Gatherings of our future.
I love collaboration (as you know), and the four college ministry seminary classes I visited were certainly collaborative. But the value of collaboration is magnified because seminary students are the future of our field. Many of the students in these classes were in the early days of their college ministry experiences; others weren’t involved in college ministry yet but plan to be.
For anyone headed for a lifetime of college ministry (whether they realize it or not), all the mutual wisdom-sharing here at the front end has the maximum value possible. It was great for me to have the chance to be a small part of that collaboration, and hopefully I’ll have other chances to sit in on such classes in the future.
The joys of Jan-Term.
While I’ll always be excited about semester-long Collegiate Ministry classes, I can see great value in January-Term, May-Term, and other short-length, high-intensity courses on this subject. More than most ministry areas, ours is certainly seasonal, and January, May, or summertime can be down times for many college ministers.
So if you’re interested in learning more, look around – there’s a chance a seminary near you will offer a brief, powerful opportunity to better your ministry.
I hadn’t mentioned this, but my original trip plan involved one more school visit – to Wheaton College Graduate School, where their semester-long college ministry course (taught by Dr. David Setran) was set to begin on the 12th of January. Alas, the class didn’t have enough students enrolled to “make” this time around.
And that points to a clear need for us. We can complain about the lack of opportunities to grow (through seminary courses, books, blogs, or anything else). But one big question is, Do we use what we’ve got?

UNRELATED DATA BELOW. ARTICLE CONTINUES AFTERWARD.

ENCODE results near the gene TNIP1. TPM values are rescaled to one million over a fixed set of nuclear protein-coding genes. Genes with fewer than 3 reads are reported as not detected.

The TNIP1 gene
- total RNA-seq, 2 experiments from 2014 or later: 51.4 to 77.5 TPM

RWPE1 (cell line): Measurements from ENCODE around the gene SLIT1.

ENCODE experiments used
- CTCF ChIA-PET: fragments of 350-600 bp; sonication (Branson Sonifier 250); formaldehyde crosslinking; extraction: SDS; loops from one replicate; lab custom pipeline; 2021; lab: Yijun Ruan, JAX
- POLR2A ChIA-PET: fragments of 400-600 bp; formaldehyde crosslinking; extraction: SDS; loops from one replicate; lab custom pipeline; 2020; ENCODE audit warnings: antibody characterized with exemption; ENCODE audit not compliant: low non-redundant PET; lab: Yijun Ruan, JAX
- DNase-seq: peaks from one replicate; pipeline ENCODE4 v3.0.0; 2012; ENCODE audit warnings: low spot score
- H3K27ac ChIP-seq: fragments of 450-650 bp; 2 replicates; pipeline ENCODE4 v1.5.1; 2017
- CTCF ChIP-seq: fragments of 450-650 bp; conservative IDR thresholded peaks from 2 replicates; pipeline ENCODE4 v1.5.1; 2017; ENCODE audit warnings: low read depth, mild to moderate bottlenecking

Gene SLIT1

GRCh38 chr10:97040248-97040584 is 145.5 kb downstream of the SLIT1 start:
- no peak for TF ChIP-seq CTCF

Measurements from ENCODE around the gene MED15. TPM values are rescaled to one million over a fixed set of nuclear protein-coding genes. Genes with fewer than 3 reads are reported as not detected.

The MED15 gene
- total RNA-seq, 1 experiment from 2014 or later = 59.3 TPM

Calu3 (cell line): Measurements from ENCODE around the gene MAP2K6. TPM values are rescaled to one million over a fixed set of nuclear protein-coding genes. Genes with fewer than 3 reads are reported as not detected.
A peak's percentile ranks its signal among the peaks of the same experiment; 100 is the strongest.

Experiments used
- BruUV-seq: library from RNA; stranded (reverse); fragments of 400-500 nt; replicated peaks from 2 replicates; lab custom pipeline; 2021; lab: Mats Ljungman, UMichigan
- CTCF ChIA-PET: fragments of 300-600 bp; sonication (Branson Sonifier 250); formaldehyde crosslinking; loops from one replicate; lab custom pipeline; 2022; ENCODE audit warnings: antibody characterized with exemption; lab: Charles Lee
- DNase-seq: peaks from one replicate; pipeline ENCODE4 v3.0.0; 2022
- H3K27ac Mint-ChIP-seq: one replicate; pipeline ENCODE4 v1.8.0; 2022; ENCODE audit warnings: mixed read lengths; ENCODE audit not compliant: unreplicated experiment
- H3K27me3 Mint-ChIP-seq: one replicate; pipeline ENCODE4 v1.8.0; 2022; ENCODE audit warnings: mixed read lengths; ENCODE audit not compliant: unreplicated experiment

Further, what are we going to do to get more people interested in becoming college ministers?
Chances for your education.
For those already attending or contemplating graduate school, I picked up one other important piece of info during all this investigating. Your seminary might just provide you with options.
Think there’s only a Youth Ministry track at your school? You might ask about substituting college ministry courses (even from other schools) for some of those classes. (I know that’s allowed at Dallas Theological Seminary, for example.) I also just found out about someone whose seminary is letting her work out a PhD in Collegiate Ministry, in conjunction with a local secular school.
Those are two examples; you might just find options for YOU if you do a little asking. And every time you ask about such things, you’re helping your seminary understand the need to invest in Collegiate Ministry. So keep it up!
I’m excited about what I’ve learned the last few weeks… and it’s one key piece in getting to know “the national scene.” I know that seminary training isn’t required for everyone to excell at college ministry. But I do think that the education offers much for practitioners and for the field as a whole!